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Korean Film News

Daniel D.H. Park, Director of International Promotion Center

Dec 19, 2011
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Director of the International Promotion Center at the Korean Film Council (KOFIC), Daniel D.H. Park is looking at his 20th anniversarywith the governmental organization. He took some time out from his busy year-end schedule to meet with KoBiz and talk about his work supporting and promoting Korean cinema and the Korean film industry and how that is changing.
 

KOBIZ: You’ve been with KOFIC a while in different capacities. Tell us a bit about your career here.

PARK:I first started working at KOFIC in 1993, so next year will be my 20th. I started at the Korean Academy of Film Arts (KAFA), which was great because I was able to take part in an entire cycle of filmmaking, from script stage to post-production with the students’ films. I learned all about shooting on 35mm, recording and development, and that has informed my work since then. That’s when I became friendly with PARK Ki-yong, head of KAFA, and would solve problems like negotiating the rental of a nightclub location down from KW1 million to KW70,000.
 
Then there was a personnel shuffle and I was sent to the accounting department. I wasn’t happy about it since I graduated an English major from college and knew nothing about accounting, but it turned out to be a great opportunity to learn about how the organization is run and to work closely with management.
 
After that, I worked in the international promotion department and the planning and research department, which included putting out the yearbook for Korean films and computerizing our operations. This was back in the mid-nineties when we had one computer per department. I put a lot of legwork into it and bought a lot of beverages out of my own pocket for people who could teach me about computerization. I was able to win a significant budget from the Ministry of Culture back then, but this caught the eye of my superior, who took me off to the KOFIC Studios to set up the themepark and cultural experience center there. I learned a lot about film history in the process.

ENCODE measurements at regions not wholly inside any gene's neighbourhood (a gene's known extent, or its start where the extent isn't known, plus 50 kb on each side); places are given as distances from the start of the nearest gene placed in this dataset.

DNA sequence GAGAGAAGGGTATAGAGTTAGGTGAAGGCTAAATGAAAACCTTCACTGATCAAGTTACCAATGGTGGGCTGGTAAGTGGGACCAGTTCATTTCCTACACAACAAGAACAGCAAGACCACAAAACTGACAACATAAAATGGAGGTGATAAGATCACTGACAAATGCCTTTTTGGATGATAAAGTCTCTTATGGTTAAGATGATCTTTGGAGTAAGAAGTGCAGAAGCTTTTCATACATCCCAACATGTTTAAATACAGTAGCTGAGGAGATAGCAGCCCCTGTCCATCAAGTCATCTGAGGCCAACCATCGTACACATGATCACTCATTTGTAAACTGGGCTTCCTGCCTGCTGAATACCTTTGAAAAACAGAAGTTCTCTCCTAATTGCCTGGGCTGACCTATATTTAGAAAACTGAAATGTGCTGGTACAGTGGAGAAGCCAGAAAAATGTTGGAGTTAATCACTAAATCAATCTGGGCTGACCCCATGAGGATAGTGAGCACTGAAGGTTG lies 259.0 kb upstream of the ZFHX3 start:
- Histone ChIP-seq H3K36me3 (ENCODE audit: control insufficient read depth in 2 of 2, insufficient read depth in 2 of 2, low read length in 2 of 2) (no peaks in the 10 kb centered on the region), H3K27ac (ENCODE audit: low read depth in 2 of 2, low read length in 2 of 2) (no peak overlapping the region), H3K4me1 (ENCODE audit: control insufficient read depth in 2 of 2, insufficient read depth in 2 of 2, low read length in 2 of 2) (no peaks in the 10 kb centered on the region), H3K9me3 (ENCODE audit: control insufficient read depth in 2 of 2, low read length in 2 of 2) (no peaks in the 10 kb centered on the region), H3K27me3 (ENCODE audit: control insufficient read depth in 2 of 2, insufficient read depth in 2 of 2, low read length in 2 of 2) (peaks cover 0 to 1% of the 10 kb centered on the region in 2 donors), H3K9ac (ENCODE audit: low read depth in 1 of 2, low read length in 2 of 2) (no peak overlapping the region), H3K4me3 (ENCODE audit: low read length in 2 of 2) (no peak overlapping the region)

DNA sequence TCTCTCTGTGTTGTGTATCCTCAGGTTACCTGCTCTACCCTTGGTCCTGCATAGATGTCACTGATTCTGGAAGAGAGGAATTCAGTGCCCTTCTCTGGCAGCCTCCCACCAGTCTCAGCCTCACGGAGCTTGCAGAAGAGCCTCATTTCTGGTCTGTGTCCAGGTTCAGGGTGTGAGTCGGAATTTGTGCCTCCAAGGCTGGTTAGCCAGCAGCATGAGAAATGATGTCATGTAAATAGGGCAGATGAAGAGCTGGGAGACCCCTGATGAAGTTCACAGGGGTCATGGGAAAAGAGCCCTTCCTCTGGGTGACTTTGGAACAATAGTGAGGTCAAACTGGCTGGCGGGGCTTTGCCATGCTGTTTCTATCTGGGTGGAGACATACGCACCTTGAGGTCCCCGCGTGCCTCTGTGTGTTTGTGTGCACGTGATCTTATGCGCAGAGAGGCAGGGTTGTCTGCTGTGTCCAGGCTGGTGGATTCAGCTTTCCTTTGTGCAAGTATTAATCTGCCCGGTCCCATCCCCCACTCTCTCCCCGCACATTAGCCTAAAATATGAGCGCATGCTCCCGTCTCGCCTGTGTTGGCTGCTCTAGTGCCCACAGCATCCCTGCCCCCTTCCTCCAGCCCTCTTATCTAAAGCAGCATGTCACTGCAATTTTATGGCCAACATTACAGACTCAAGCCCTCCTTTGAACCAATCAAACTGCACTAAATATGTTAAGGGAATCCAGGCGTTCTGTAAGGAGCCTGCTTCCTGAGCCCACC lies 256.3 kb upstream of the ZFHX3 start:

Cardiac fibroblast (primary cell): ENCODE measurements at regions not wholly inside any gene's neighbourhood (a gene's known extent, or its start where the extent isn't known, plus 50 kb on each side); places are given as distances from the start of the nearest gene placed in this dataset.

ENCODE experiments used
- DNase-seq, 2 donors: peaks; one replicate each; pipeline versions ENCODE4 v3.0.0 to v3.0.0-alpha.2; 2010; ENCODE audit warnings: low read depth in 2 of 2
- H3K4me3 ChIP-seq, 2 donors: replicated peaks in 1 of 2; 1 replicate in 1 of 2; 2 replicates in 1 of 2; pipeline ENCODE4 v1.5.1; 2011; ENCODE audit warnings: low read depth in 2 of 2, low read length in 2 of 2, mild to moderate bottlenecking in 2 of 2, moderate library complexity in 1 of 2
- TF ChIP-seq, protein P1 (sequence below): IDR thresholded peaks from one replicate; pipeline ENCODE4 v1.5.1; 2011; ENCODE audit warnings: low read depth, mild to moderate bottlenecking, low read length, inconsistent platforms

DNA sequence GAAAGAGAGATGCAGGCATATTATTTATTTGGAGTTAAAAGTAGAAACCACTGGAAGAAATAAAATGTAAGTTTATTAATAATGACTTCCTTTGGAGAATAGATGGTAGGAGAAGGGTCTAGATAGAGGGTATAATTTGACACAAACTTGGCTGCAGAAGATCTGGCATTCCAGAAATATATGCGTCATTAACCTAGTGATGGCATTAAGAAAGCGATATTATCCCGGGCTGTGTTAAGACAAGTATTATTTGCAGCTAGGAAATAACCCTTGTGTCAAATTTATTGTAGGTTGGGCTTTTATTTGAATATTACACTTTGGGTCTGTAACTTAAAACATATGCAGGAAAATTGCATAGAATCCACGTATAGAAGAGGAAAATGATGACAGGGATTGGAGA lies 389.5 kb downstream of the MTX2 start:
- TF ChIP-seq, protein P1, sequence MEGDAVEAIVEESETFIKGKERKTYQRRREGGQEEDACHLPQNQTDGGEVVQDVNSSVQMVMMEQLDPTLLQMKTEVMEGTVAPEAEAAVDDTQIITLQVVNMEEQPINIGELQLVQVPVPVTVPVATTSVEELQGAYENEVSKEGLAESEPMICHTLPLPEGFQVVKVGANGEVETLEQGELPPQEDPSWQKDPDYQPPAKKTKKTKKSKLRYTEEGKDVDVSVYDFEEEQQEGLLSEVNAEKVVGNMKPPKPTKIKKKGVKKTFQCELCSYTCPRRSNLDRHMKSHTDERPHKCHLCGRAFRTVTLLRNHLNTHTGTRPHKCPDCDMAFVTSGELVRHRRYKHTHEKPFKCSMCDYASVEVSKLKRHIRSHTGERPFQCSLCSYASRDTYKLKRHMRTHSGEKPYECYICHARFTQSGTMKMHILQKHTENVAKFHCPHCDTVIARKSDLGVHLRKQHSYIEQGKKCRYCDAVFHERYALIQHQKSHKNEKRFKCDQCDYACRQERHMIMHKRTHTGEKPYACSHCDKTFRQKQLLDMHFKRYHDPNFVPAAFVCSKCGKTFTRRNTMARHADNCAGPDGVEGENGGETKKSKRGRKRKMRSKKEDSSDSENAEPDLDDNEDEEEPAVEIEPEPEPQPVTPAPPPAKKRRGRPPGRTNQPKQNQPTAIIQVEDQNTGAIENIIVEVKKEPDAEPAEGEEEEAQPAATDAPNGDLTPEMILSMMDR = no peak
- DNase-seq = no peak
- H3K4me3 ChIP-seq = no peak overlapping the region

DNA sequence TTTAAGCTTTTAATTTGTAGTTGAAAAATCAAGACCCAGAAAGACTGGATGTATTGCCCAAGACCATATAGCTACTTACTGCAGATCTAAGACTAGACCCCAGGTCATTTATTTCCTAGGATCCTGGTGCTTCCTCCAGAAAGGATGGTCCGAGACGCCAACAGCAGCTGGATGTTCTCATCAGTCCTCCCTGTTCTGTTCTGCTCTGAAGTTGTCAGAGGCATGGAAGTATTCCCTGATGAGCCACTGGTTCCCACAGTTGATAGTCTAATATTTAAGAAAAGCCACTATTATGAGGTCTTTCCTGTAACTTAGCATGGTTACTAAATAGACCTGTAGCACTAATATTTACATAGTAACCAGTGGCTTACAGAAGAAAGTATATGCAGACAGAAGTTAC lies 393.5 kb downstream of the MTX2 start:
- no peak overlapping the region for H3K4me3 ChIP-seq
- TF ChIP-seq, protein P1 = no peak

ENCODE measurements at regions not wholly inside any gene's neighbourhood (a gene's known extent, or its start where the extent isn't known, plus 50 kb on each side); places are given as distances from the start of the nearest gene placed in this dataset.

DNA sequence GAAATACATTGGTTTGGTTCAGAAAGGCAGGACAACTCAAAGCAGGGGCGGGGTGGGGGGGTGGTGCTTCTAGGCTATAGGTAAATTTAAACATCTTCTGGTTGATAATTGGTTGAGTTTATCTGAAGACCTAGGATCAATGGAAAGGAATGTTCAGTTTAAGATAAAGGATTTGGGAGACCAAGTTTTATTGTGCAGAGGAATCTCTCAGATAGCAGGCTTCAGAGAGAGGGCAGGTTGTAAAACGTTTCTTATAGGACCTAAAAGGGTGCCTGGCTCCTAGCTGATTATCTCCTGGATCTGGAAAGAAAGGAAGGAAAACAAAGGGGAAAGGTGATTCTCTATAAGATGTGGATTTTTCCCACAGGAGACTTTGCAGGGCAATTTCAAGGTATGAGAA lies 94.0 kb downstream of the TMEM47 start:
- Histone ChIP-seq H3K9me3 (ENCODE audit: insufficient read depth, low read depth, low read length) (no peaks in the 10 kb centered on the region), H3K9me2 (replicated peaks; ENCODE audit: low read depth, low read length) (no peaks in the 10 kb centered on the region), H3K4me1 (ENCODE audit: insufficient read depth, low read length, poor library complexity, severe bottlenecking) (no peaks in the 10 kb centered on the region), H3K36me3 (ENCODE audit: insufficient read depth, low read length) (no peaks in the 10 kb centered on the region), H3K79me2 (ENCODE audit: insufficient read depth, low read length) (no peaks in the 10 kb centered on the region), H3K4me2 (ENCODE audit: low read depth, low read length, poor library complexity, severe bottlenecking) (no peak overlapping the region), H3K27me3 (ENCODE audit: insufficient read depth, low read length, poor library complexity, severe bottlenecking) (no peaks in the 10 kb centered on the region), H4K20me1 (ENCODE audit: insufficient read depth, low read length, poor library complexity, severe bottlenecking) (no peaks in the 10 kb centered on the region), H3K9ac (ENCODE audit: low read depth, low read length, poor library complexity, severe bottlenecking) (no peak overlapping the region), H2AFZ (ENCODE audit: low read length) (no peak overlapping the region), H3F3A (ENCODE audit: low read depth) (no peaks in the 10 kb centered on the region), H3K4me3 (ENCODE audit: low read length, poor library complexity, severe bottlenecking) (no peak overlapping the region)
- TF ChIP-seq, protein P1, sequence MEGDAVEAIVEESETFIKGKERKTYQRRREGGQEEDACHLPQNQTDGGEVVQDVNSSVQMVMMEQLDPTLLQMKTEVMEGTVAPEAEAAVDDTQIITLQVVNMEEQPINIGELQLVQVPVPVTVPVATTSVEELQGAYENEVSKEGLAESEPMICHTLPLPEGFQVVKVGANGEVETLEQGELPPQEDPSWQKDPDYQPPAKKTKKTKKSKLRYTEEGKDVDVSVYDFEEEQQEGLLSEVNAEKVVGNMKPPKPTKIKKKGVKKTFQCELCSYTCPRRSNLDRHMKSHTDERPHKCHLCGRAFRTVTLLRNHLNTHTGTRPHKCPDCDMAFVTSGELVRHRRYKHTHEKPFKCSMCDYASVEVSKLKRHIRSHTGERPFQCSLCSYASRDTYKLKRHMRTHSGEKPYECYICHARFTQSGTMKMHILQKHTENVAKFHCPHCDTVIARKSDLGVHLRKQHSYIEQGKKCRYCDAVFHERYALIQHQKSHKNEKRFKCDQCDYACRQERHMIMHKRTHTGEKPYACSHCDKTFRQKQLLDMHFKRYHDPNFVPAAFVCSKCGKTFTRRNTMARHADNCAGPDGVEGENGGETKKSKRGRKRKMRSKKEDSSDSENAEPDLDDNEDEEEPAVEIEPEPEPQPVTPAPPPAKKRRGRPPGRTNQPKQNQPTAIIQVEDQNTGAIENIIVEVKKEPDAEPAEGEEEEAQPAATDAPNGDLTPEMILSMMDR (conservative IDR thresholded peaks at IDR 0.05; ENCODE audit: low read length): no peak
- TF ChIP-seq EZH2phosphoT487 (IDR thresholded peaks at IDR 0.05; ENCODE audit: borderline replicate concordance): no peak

Then I was in the planning and publicity department and finally back in the international promotion department for nine years. I had a break from that working in the planning department again, and then back. All in all, I’ve been in international promotion for 13 to 14 years.
 
What it’s all left me with is a sense of learning openly from old and young. It’s made me more flexible. I’ve also been able to meet and talk with foreigners, and get the benefit of that experience. My generation isn’t one that’s extremely good at speaking English, but over the years I’ve been able to become friendly with some people personally, too. I think this is what KOFIC offers over other workplaces, and I suppose this is what my juniors will benefit from as well.
 
 
KOBIZ: Looking back on 2011, what kind of year has it been for promoting Korean films internationally?

PARK: Our budget was cut in half compared to 2010, so we had to make adjustments and operate at optimum efficiency.It was a very busy year. We had a lot of difficulties, but despite that, we also tried some new things and prepared new programs for next year. If the period of 2000 to 2011 was mostly about promoting Korean films abroad through film festivals and markets, in 2011 we’ve started reaching for more co-productions, overseas investment, location shoots, and utilization of our post-production manpower. Korean directors have also started advancing overseas. It has been a year when we looked at how KOFIC can provide support for this, and for us to create a foundation for that support.
 
KOBIZ: Give us some examples.
PARK: We started a locations incentive program for foreign audio-visual works which have 80% or more participation from a foreign production company and a budget of KW1 billion (approximately US$859,000) or more, and that shoot for ten or more days in Korea. They can get up to 25% back on the production costs they spent here.
 
Also, in 2011 we held 30% more co-production events. Especially with Chairman KIM Eui-suk, we’re supporting work with China. We’ll slowly be seeing the positive results of that now.